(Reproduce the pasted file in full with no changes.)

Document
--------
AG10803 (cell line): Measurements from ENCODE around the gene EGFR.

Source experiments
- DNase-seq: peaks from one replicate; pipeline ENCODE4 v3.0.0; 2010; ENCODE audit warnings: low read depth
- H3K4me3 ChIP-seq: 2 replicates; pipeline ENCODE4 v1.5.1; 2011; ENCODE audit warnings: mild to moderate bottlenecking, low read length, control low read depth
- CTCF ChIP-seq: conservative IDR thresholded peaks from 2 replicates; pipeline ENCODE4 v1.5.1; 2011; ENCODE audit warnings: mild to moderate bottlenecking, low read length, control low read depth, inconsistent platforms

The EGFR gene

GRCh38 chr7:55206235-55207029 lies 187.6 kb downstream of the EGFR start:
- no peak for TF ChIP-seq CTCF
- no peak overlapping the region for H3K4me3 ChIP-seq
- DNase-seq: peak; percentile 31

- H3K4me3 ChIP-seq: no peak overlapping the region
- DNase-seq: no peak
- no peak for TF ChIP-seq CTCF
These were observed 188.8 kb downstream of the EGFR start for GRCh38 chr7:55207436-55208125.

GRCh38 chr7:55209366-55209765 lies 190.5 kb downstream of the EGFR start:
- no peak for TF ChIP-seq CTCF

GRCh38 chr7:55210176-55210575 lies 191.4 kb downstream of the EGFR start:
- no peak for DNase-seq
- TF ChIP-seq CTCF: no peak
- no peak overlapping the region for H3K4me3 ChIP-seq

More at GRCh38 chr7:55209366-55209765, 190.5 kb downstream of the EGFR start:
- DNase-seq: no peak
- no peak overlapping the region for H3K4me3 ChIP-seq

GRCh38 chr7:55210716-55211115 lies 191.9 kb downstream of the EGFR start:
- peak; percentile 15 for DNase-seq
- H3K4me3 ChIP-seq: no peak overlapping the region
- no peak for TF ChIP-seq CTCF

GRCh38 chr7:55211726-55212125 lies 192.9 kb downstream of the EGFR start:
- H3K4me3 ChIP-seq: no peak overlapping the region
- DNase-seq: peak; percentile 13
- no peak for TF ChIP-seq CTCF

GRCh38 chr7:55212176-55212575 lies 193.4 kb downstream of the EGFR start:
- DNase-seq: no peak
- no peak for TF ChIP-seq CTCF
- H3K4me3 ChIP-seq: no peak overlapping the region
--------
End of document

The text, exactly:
AG10803 (cell line): Measurements from ENCODE around the gene EGFR.

Source experiments
- DNase-seq: peaks from one replicate; pipeline ENCODE4 v3.0.0; 2010; ENCODE audit warnings: low read depth
- H3K4me3 ChIP-seq: 2 replicates; pipeline ENCODE4 v1.5.1; 2011; ENCODE audit warnings: mild to moderate bottlenecking, low read length, control low read depth
- CTCF ChIP-seq: conservative IDR thresholded peaks from 2 replicates; pipeline ENCODE4 v1.5.1; 2011; ENCODE audit warnings: mild to moderate bottlenecking, low read length, control low read depth, inconsistent platforms

The EGFR gene

GRCh38 chr7:55206235-55207029 lies 187.6 kb downstream of the EGFR start:
- no peak for TF ChIP-seq CTCF
- no peak overlapping the region for H3K4me3 ChIP-seq
- DNase-seq: peak; percentile 31

- H3K4me3 ChIP-seq: no peak overlapping the region
- DNase-seq: no peak
- no peak for TF ChIP-seq CTCF
These were observed 188.8 kb downstream of the EGFR start for GRCh38 chr7:55207436-55208125.

GRCh38 chr7:55209366-55209765 lies 190.5 kb downstream of the EGFR start:
- no peak for TF ChIP-seq CTCF

GRCh38 chr7:55210176-55210575 lies 191.4 kb downstream of the EGFR start:
- no peak for DNase-seq
- TF ChIP-seq CTCF: no peak
- no peak overlapping the region for H3K4me3 ChIP-seq

More at GRCh38 chr7:55209366-55209765, 190.5 kb downstream of the EGFR start:
- DNase-seq: no peak
- no peak overlapping the region for H3K4me3 ChIP-seq

GRCh38 chr7:55210716-55211115 lies 191.9 kb downstream of the EGFR start:
- peak; percentile 15 for DNase-seq
- H3K4me3 ChIP-seq: no peak overlapping the region
- no peak for TF ChIP-seq CTCF

GRCh38 chr7:55211726-55212125 lies 192.9 kb downstream of the EGFR start:
- H3K4me3 ChIP-seq: no peak overlapping the region
- DNase-seq: peak; percentile 13
- no peak for TF ChIP-seq CTCF

GRCh38 chr7:55212176-55212575 lies 193.4 kb downstream of the EGFR start:
- DNase-seq: no peak
- no peak for TF ChIP-seq CTCF
- H3K4me3 ChIP-seq: no peak overlapping the region